Is your Nonprofit in compliance?


Nonprofits need to comply with a variety of laws and regulations. These include federal and state tax laws, labor laws, and consumer protection laws. Making sure you know what the law requires of your organization so you don’t risk sanctions or even closure can help minimize your risks. These considerations can help you better understand some of the compliances you may be required to follow.

NIST 800-171

The National Institute of Standards and Technology special publication 800-171 compliance guidelines can help organizations secure non-classified federal data that may reside on non-federal computer systems. Following these NIST compliance guidelines can help you avoid transgressing federal and state regulations on data storage and system security, even if data is not considered federal data. Your organization may want to use a NIST scoring tool to determine your level of compliance with these guidelines.


The Health Insurance Portability and Accountability Act protects the private health information of individuals in the U.S. This act covers data from any time period and can include diagnoses, test results, prescription information, and other health information of an individual. This act mainly applies to healthcare providers, but if your organization collects private healthcare information, such as to determine eligibility for financial aid, then that information would be protected under this regulation. The penalties for violating HIPAA can be very steep, so you may want to consult with an attorney who specializes in HIPAA regulations to make sure your organization complies.


Federal law protects the privacy of student records under the Family Educational Rights and Privacy Act. Schools that receive funding from a federal government agency or program must comply with the law. Nonprofit organizations that get student record information for aid, scholarships, research, or other reasons may need to comply with this law if they obtain information from a school covered by FERPA. Once a student has reached the age of 18, information rights transfer to the student, who can then decide what information they want to disclose.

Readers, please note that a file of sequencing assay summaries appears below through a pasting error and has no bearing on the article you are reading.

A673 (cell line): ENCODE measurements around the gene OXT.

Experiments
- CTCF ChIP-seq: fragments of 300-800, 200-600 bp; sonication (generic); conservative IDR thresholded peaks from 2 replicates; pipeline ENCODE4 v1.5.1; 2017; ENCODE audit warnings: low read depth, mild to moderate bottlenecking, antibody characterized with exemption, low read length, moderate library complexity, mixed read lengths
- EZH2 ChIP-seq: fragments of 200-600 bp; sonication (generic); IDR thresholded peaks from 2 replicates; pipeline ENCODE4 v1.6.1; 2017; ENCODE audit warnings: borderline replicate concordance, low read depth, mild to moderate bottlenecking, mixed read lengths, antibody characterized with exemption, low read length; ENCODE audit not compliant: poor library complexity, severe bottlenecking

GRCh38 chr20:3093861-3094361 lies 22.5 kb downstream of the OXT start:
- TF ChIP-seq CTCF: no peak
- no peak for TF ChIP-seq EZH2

The Occupational Health and Safety Administration regulations help businesses and other organizations mitigate hazards in the workplace to reduce injuries and protect the safety of employees. These measures outline the responsibilities of an employer to establish safety protocols, prevent hazards, and post regulatory employee information. OSHA offers training and assistance to employers to maintain these standards in their workplaces.


The IRS regulations regarding tax-exempt status and reporting are familiar to many nonprofits, as the requirements are necessary to start a nonprofit. An organization’s non-profit status can register under several types of tax-exempt statuses and filing for each might have slightly different requirements. It may help your organization to make yearly appointments with a lawyer and CPA to make sure your organization fully complies with government tax requirements.


Fundraising can be subject to a number of state and federal laws. Many states require nonprofits to register and obtain a license to be able to raise funds. This licensing is separate from tax-exempt status. The requirements for this type of license varies by location, so you should visit your state’s website to determine the level of licensing your organization requires.

Keeping detailed records of your financial data, visitors, demographics served, safety guidelines, and security measures can be very helpful if you receive any inquiries about your regulation compliance. Organizations that do not comply with the law may lose their tax-exempt status, have to repay taxes or face fines. Keeping you and your organization informed about what the law requires for your organization, so you don’t run the risk of being sanctioned or closed, can help mitigate your risks.